Behavioristic profile: It is a common marketing segmentation but we included other areas more related with the product/service, like User Type (Base on user knowledge, attitude and skills in this case about technology proficiency) and Customer behavior toward product (relationship with our products)
User type: E.g. Inexpert, Medium, Advanced, Expert. (See 3.13 User type)
Customer behavior toward products. Usage rate, Brand loyalty, User status: potential, first-time, regular, etc, Readiness to buy, Benefits sought, Etc. (See point 3.11 Relationship with…)
Persona’s Name: Give your persona a name. Use only name and initial of last name. Persona name help to use this type of statements during design process:
“This idea would work for Ken, but not so much for Diana”
“Would Joan understand what is happening here?”
- Quick read: help any reader to understand persona’s background, personality and lifestyle in just a few lines.
- Narrative style allow easy reading and stickiness.
- This basic profile is share with mktg. department segmentation and is a type of content all stakeholder is used. (common language)
Write short paragraphs in a narrative way (story based) that resume key points for understand persona life-style, background and motivations.
Personality it is a conflictive module seems exist a lot of research models and discussion about this. In order to apply a modeling that have sense for our daily work and in agile methodology, I propose a combination of two well know personality modeling: The 5 Factor model (also know as Big Five) and the Myers-Briggs Type Indicator (MBTI) based on C. Jung Personality types.
To details about how to outline personality read my post about using MBTI and 5 Factors Model.
Why measuring personality it is important?:
- Any user modeling will not be complete without a personality profile. We know now that mosts of human decisions are based on personality and mood bias.
- Help us to create more realistic scenarios and mental models for each persona.
- Help us to better determine what need each user-type.
- Crossing personality with Proficiency level we get a very accurate model of “User-type”.
- Personality will be use for established persona behavior and response during the construction of an Experience Map, for example.
- Personality tags and Openness/Neuroticism gauge are a clear tool for help PO, developers and designer to put on the persona’s shoes.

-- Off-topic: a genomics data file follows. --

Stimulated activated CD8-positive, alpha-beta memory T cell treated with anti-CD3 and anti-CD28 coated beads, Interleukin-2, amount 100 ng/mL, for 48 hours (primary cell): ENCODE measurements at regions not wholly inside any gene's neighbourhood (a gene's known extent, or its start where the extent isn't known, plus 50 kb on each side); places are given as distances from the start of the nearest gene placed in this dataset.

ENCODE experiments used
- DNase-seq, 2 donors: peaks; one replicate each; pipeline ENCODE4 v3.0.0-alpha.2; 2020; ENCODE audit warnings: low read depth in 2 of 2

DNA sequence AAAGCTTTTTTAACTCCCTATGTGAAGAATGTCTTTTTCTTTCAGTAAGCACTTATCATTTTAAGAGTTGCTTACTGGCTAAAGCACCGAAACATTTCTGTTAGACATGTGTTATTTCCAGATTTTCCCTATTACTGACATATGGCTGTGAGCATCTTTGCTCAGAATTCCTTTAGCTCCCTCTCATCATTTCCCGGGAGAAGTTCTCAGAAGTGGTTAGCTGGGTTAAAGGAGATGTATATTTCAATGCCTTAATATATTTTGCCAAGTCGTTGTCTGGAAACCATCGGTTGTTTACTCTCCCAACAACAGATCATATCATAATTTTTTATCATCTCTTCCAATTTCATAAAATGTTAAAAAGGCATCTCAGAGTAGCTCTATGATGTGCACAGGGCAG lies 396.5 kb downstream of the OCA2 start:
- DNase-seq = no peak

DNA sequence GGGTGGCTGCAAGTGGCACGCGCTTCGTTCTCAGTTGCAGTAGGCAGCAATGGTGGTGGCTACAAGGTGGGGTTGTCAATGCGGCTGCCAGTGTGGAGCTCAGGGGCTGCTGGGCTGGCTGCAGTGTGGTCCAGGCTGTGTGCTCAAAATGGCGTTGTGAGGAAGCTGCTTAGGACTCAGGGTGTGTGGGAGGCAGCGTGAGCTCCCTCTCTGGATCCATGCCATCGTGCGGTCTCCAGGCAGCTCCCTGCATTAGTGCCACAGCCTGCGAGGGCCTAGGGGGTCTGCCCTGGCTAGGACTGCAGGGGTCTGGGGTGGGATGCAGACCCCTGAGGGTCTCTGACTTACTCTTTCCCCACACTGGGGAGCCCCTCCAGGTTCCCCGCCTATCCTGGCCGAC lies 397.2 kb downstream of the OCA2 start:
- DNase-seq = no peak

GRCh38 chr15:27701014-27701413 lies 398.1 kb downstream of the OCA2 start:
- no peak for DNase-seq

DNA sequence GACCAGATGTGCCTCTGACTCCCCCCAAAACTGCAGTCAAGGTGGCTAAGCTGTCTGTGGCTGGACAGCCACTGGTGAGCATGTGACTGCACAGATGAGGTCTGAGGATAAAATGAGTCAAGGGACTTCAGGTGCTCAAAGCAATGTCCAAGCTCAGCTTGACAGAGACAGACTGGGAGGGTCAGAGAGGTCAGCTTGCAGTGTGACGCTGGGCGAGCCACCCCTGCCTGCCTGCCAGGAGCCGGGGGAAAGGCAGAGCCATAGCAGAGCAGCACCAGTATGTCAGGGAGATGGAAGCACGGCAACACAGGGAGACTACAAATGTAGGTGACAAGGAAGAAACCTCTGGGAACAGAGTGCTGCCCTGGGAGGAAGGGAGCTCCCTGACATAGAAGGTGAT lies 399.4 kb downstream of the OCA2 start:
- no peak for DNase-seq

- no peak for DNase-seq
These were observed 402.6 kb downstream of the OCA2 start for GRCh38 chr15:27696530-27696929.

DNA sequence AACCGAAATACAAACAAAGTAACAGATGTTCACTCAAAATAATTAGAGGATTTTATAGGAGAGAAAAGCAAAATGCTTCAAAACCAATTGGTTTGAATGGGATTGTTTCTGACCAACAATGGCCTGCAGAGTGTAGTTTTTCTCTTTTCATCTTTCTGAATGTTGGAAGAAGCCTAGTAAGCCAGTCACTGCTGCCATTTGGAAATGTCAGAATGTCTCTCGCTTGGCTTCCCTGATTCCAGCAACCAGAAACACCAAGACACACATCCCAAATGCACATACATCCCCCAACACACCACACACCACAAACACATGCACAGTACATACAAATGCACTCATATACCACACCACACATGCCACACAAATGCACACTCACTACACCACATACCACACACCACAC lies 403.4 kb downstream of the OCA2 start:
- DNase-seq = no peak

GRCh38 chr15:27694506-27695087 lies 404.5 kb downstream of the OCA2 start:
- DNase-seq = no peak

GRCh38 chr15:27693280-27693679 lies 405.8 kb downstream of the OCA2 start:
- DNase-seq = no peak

User personas, Calculating personality, BigFive, Myers-Briggs Type Indicator
Based on real-users interviews use: self-reported, in-line reading, behavior and body language to calculate an MBTI type and the corresponding value for the two Big Five variables used.
a- For tagging personality using MBTI we first apply a basic questionary. (See post about MBTI)
b- Include “Big-Five Openness and Neuroticism“ score. Remember Openness is an inverse scale, low Neuroticism it is positive, when high is negative.
3.3 Referents & Influences
Represent: People, brands and product that influence his relation with key indicators for your product/service. For example: internet, computers and other devices, software and app.
References: Who? People, sites, brand or products become a referent point regarding to key indicators to you product/service. For example technology and software.
Influences: Who? (people, site or brand) influence his decisions about key indicators for your product/service. For example, technology and software.
Quick understand persona influences and referents, background expertise, and lifestyle.
Use images to illustrate this variables. This make information more visual and easy reading.
a- Children: Clare have two children, most of the apps she try are games or activities for them’.
b- Friends: Most apps recommendations come from Clare’s friends during a coffee break.
c- IPAD: This is the most used device by Clare. Shared with her children, it is a family device.
d-Blogger: Clare has a blog where she writes about personal interest.
3.4 Archetype & Quotes
Archetype it is an attempt to a main classification of user using various information, as Personality, Background, Proficiency, Behavior, User experience goals, etc.
The archetypes should change depending in your product/service domain, but in the example above, for example we suggest this 8 archetypes:
Archetypes help you to cluster similar personas.
You will need to define archetypes based in your product/service.
Key Quote below archetype
The key quote simulate a Persona’s comment. Pretends reflect behavior or persona attitude as user. What did he expect, afraid or wants?. Could be general or product-related.
A simple sentence that suggests “the user voice” gives impact and “veracity” to our person.
Use interview data. You can combine several real user interviews to create one quote, but try to keep the comment the most realistic possible. Only combine similar user-type and personality.
Select quotes that you consider key or most relevant. Depending on the persona characteristics (E.g. archetype and personality) fears may be more relevant than the desires, for example.
Finally add a note for indicate if persona was referring to Brand or to a specific product.
3.5 Technology Expertise (Proficiency level)
This element will change depending on the domain of your product. In this layout example ICTs proficiency is a key variable to understand our users.
This graphic representation of proficiency by domain help any reader to easily understand the persona expertise level.